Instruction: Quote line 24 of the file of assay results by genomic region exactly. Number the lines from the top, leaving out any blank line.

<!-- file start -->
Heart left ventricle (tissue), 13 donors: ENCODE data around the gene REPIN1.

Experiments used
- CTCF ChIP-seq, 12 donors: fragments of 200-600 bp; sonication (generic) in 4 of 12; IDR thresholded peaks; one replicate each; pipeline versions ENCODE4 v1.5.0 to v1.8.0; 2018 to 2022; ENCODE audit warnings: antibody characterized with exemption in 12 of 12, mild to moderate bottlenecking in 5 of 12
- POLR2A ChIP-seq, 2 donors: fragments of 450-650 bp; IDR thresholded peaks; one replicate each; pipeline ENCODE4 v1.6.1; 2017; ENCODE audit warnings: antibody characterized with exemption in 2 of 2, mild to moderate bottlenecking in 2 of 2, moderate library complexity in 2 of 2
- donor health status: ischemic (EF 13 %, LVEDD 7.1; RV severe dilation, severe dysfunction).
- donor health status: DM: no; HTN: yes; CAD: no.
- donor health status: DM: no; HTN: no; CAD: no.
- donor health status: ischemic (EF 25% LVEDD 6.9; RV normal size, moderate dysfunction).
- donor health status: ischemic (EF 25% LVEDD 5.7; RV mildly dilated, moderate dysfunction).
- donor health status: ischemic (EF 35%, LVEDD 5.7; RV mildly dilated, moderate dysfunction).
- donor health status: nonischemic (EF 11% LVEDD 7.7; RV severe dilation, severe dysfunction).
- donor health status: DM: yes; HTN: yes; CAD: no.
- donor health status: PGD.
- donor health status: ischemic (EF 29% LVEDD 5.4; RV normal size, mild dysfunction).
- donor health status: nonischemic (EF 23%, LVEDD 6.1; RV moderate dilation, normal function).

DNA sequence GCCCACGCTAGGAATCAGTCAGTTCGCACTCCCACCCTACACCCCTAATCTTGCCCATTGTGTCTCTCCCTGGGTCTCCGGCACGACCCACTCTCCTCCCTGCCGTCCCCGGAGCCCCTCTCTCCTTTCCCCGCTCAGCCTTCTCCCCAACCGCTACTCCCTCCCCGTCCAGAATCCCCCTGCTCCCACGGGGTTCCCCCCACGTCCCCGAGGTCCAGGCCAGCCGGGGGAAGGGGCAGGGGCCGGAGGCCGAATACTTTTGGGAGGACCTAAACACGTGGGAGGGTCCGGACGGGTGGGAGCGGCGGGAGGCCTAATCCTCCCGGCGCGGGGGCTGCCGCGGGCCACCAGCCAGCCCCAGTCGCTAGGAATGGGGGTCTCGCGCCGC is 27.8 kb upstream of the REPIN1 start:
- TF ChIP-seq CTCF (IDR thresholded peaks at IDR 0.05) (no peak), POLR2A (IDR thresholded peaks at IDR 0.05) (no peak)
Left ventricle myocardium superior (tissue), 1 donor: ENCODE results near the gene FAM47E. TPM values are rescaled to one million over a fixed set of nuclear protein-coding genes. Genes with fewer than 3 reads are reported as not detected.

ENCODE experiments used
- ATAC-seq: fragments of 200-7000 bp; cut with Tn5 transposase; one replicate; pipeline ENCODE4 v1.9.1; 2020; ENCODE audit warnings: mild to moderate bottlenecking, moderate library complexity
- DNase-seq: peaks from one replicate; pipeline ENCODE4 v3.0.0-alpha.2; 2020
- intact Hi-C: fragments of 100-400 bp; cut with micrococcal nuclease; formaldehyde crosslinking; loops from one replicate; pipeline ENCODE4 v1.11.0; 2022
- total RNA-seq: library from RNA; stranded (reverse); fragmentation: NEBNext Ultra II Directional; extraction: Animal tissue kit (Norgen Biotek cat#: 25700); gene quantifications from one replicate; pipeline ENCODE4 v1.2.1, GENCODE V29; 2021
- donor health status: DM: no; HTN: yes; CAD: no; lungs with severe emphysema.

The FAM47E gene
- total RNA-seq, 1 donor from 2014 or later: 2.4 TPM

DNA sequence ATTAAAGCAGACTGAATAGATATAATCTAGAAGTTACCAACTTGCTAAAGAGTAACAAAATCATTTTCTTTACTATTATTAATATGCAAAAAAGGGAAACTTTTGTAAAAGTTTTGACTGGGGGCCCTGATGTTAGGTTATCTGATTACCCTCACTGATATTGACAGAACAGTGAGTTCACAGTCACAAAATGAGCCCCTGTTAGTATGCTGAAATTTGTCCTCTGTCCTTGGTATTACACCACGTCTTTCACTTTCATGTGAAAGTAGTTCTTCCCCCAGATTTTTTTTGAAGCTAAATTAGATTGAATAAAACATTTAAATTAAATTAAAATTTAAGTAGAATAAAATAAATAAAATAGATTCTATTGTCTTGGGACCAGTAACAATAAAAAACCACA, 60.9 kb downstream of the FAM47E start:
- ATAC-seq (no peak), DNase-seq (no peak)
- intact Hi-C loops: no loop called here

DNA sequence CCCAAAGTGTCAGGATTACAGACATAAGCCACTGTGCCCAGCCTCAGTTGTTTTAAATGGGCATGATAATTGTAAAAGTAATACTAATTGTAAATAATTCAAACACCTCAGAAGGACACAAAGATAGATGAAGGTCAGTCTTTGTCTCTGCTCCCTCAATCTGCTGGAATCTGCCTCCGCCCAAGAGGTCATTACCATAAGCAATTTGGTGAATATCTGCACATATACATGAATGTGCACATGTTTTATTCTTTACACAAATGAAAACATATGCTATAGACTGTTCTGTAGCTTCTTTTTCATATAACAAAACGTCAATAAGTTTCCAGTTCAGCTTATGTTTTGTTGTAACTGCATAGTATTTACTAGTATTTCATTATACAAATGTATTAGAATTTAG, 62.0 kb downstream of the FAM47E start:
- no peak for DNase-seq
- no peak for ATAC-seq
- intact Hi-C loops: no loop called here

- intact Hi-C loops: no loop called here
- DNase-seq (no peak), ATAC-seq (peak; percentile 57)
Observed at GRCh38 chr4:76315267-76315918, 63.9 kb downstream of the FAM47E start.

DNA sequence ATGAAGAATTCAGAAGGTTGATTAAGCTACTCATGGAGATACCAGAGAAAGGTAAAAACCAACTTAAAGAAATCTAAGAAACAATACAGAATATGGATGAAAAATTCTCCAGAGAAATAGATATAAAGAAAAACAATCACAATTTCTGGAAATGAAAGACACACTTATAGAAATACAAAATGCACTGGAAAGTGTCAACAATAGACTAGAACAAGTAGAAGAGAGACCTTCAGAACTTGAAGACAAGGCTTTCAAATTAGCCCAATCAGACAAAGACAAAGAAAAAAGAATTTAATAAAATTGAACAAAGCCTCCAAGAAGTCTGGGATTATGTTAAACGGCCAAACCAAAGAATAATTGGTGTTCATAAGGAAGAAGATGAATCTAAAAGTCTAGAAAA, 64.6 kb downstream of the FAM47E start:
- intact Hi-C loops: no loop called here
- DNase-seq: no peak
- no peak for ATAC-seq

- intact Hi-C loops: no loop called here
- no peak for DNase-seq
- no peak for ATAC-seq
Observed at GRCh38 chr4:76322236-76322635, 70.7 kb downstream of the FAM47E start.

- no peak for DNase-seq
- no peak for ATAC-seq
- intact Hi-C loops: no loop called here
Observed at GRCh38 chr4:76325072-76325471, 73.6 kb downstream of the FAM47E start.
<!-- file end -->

- donor health status: DM: no; HTN: yes; CAD: no; lungs with severe emphysema.